Simpson wasn’t the approachable girl next door from the “I Think I’m in Love with You” video. She was intimidatingly cool, and as I walked away, dejected and cursing my own cringe-y awkwardness, I wondered if maybe if I were more like her, that moment wouldn’t have been so...lackluster (ah, the naïveté of youth). That summer, I started my first diet, so desperate to get “results” and debut a new body by the first day of school that I began furiously counting calories in a journal each day, trading midday snacks for crushed ice, since I’d read somewhere that it curbed mindless munching.
Over the course of the year, I lost 30 pounds, pinching any bit of fat on my stomach in the mirror, as I later learned my idol Jessica did too. The mindset wasn’t healthy, and it wasn’t Simpson’s fault—but it wasn’t until I read her new memoir, Open Book, that I began to understand the underlying issues that sparked my crash diet. And hers.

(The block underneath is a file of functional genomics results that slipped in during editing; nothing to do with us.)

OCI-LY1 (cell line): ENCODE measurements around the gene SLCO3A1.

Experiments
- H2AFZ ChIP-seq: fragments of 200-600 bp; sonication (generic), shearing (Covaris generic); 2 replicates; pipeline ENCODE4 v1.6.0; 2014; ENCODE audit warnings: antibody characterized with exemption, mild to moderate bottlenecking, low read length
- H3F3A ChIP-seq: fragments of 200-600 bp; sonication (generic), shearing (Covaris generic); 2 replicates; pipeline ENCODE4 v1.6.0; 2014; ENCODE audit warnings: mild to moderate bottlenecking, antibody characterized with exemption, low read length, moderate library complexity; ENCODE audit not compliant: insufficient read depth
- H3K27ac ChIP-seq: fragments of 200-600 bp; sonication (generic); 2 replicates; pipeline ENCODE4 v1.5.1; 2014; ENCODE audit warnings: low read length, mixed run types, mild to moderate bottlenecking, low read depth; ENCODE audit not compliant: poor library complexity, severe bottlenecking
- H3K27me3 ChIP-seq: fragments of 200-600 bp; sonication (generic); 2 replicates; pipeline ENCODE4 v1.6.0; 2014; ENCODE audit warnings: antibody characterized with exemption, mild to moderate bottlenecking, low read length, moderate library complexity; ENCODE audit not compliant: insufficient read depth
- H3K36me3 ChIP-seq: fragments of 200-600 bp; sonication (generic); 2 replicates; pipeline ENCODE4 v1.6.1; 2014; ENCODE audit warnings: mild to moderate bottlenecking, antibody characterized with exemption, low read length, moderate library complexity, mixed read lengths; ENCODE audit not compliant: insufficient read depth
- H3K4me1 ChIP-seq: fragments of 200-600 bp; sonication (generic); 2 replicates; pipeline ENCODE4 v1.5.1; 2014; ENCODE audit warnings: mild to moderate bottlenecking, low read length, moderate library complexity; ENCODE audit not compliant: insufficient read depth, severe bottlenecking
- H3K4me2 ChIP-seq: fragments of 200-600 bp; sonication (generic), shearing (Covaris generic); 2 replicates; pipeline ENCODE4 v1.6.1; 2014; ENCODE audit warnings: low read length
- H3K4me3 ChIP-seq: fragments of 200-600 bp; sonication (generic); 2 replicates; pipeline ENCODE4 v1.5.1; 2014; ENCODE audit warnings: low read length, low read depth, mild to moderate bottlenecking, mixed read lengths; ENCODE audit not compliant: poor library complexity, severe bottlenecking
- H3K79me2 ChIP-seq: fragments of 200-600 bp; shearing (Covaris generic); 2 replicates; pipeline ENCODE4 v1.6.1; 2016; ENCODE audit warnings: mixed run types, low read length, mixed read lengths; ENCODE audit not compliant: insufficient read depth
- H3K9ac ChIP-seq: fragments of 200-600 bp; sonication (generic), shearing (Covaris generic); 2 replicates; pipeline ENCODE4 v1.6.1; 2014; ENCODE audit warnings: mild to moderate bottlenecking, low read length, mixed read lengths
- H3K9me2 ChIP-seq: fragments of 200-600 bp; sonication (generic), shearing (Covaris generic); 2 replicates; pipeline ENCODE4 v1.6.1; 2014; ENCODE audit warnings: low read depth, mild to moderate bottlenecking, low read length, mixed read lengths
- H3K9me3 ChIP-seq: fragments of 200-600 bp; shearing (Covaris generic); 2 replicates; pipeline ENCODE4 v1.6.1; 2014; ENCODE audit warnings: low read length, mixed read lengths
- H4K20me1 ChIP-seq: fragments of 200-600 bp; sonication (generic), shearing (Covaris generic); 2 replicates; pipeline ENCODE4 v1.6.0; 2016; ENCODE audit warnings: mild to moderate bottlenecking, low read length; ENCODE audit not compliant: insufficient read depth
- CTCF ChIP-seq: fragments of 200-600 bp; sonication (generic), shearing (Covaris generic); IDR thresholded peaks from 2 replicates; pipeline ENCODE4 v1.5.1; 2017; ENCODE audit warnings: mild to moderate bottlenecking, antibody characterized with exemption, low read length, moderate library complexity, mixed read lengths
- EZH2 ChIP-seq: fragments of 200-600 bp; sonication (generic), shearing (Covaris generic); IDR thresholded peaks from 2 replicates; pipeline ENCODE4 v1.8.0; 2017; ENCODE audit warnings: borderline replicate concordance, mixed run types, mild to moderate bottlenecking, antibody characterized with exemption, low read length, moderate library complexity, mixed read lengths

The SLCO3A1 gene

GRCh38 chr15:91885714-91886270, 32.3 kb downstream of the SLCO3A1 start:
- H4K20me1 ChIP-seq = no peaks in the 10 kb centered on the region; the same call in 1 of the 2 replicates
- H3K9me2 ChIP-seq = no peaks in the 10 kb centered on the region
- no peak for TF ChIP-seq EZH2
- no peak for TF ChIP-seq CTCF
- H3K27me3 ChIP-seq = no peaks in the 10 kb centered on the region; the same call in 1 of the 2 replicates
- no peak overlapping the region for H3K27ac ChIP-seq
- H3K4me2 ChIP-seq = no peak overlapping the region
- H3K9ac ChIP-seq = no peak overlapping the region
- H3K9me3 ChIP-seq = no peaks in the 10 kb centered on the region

It’s helpful to remember that all this went down in the early aughts—the time when low-rise jeans and baby tees reigned, and when a pop star’s physique seemed indelibly tied to their talent. Simpson has a four-and-a-half-octave range, but over the years, just as much attention—perhaps even more—has been paid to her figure as her singing. Who remembers the endless stories about how she got into Daisy Duke shape for the Dukes of Hazzard? Or how she became the subject of endless fat jokes after rocking “mom jeans” during a chili cook-off performance back in 2009? It took us a full decade to realize that this 2009 Vanity Fair article spent a little too much time waxing poetic about how she was “shaped like a barbell, booming on top and in the middle, skinny as a pencil in between.”